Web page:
If you’re running a very small business, or a very young one, you may not have the corporate credit score you require to take out the borrowing you need. In this case, you’ll be relying on your personal credit score to obtain finance—so what you can do to boost it?
Here’s how to build your credit score
A number of factors go towards your credit score, and having a top score (750 or more) can save you a fortune in interest over the years compared to a mediocre score.
One important factor is the number of credit cards you have and the extent to which you use them. Divide your limit across all cards by the amount you have borrowed on them and you can find your utilization ratio. If you want to maintain a credit score at the top end, you should aim to keep this ratio under 30%, as the more credit you use the less secure your financial position appears to lenders.
Secondly, ensure you make all your debt payments on time, every time. Even a single late payment can have an impact on your credit score, so set up standing orders and direct debits to make certain that nothing slips your mind. It also goes without saying that you should never let debts accumulate to the point where you’re taken to court: a County Court Judgement (CCJ) against you will decimate your credit score and seriously damage your credibility.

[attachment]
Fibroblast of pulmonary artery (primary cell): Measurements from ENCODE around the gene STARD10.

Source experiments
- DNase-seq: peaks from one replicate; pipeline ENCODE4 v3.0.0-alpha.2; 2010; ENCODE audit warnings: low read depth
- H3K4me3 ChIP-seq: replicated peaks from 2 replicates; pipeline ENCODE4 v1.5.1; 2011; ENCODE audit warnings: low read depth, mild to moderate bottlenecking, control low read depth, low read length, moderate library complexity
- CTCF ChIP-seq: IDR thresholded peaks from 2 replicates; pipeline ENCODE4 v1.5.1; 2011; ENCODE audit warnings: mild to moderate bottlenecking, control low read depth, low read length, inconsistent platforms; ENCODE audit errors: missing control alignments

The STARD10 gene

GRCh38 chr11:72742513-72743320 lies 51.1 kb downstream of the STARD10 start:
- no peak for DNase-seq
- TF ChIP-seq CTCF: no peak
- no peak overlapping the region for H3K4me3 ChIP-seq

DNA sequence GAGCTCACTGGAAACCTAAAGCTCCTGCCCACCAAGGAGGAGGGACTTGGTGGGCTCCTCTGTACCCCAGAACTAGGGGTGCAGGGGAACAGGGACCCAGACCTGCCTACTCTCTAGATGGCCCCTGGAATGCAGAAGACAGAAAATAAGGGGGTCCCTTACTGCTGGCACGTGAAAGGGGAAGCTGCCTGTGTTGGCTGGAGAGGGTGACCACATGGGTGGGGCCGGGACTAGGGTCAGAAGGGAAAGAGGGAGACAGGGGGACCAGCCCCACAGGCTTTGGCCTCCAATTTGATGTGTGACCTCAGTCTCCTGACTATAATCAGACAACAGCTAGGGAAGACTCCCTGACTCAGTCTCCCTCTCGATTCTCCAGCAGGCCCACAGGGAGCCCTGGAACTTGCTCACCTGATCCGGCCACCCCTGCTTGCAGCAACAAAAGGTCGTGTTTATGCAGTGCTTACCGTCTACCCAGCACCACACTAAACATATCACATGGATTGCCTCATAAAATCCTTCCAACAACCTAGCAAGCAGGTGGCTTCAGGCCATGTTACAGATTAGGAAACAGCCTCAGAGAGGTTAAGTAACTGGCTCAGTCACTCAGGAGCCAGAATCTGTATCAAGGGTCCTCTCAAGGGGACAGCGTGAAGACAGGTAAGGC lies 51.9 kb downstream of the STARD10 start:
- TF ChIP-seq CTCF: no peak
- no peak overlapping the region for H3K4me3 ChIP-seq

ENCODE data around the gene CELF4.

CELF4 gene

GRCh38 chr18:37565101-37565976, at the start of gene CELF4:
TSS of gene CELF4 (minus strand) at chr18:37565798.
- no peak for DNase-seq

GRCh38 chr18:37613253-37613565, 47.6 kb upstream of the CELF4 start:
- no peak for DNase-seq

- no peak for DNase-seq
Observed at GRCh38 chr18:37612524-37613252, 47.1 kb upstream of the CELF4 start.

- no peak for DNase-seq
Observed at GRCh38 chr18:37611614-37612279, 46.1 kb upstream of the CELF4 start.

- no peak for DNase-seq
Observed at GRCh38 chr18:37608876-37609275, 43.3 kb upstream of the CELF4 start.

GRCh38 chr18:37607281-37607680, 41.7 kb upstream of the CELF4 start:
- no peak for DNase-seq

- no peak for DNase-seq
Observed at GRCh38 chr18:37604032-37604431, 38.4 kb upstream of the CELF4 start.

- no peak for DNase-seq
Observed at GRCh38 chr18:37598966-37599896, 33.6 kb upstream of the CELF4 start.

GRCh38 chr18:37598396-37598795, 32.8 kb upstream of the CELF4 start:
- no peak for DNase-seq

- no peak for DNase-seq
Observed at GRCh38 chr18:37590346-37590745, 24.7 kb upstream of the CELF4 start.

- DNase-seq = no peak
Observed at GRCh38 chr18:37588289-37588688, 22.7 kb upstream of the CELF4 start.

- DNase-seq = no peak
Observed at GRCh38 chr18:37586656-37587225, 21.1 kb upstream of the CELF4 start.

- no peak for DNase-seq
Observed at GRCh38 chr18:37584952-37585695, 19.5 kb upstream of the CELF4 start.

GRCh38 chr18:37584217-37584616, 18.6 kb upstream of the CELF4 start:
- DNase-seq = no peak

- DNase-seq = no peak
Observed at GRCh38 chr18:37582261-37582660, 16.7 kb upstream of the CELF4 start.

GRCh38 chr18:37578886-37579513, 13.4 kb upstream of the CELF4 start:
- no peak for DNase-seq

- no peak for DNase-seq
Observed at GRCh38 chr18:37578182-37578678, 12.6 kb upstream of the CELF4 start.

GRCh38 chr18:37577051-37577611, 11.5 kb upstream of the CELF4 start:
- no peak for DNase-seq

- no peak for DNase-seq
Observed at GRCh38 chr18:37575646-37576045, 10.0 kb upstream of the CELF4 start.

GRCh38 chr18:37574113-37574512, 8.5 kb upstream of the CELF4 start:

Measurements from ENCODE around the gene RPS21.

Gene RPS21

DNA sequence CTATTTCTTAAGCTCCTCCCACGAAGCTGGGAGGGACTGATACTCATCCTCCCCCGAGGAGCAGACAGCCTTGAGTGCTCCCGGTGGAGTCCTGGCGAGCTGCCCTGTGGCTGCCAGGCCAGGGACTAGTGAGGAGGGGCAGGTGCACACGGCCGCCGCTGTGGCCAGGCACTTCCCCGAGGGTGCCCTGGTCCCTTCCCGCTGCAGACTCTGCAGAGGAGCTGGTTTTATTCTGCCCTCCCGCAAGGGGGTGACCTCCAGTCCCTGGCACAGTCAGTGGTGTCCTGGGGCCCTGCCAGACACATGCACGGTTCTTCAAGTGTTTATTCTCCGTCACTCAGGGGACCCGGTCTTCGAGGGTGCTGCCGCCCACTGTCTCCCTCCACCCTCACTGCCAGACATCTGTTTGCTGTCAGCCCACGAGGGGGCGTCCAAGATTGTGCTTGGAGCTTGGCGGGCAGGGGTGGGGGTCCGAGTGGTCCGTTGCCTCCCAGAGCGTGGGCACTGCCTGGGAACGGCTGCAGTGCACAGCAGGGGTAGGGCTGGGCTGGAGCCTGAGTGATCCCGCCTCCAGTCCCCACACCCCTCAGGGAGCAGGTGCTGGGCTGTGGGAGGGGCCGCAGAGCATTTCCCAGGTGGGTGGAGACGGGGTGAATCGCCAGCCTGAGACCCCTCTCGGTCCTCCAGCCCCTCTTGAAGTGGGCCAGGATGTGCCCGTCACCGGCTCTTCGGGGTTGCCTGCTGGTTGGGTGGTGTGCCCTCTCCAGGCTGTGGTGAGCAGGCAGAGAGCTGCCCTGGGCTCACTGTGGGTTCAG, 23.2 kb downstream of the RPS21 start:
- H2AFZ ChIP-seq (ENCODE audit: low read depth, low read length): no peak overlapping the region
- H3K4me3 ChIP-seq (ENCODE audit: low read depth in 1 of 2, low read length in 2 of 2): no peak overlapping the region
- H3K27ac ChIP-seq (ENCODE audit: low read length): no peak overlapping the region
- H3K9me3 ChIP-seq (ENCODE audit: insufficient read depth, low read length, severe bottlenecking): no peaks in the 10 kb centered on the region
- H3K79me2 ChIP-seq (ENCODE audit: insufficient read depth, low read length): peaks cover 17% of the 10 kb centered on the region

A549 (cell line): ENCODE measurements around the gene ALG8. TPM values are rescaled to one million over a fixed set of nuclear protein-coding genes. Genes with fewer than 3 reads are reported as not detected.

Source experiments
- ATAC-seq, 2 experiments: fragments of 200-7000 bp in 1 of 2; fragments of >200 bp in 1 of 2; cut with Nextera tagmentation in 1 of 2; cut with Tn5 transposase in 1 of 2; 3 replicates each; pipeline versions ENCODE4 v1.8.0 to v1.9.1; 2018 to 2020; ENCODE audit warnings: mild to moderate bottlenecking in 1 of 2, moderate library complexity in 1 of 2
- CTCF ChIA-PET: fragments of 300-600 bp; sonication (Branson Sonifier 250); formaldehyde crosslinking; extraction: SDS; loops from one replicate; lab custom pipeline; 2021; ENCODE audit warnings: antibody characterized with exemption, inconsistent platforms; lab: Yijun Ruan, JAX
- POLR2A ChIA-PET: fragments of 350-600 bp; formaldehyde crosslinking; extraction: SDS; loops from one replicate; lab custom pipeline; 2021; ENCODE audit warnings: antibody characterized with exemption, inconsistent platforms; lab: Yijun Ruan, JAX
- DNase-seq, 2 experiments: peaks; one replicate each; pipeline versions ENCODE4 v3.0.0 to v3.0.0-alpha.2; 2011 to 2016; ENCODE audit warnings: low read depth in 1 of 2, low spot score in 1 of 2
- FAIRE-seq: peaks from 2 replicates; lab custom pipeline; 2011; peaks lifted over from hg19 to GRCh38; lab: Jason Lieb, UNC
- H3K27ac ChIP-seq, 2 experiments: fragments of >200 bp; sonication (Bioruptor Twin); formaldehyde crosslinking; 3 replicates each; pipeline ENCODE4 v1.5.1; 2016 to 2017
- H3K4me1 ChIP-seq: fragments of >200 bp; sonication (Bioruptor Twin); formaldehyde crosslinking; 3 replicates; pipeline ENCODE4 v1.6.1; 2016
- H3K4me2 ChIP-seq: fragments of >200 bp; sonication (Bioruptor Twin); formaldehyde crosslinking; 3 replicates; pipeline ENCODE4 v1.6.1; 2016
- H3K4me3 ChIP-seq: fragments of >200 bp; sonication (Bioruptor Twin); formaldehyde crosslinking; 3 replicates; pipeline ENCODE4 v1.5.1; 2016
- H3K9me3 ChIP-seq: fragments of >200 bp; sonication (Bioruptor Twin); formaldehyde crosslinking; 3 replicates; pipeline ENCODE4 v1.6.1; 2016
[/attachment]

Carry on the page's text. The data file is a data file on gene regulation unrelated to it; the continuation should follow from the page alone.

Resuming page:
Finally, the age of your borrowing matters just as much as the amounts. The longer you have been taking out debt (credit cards, mortgages, car loans and so on) and paying it back, the better.
Keep an eye on your credit score
Building a good credit score is only half the story—you also need to keep on top of it and make sure it’s accurate. Any errors could significantly impact on your ability to borrow and the interest rate you are charged, so you should contact one of the major credit bureaus and request the opportunity to inspect your credit report (for which there is normally a nominal fee). If there are any errors, you should alert the bureau and ensure that they are rectified immediately.
Understand when to mix your personal and business credit – and when not to
As already stated, if you’re running a small business—and particularly if you’re a sole proprietor—you may find yourself relying on your personal credit score to obtain finance for your business. However, in some cases you may have the option of taking out finance through the business or as an individual.
In general, business credit limits will tend to be higher than their personal counterparts, so taking out finance on a business rather than personal credit card will produce a lower utilization ratio, which is good for your credit score. If you are operating a limited company, there is also an important difference: should the business go into liquidation owing money, your personal assets will not be on the line whereas if you borrow as an individual your creditors can pursue almost anything you own.
That said, in some cases you will have no option but to borrow as an individual if you want to boost your business. Ultimately, it’s all about judgement and carefully balancing risk and reward.
Author: Carl Faulds is the managing director of Cashsolv. Carl offers advice and alternative finance support to overcome cash flow problems and identify possible underlying problems that can be addressed to ensure a positive future for your business.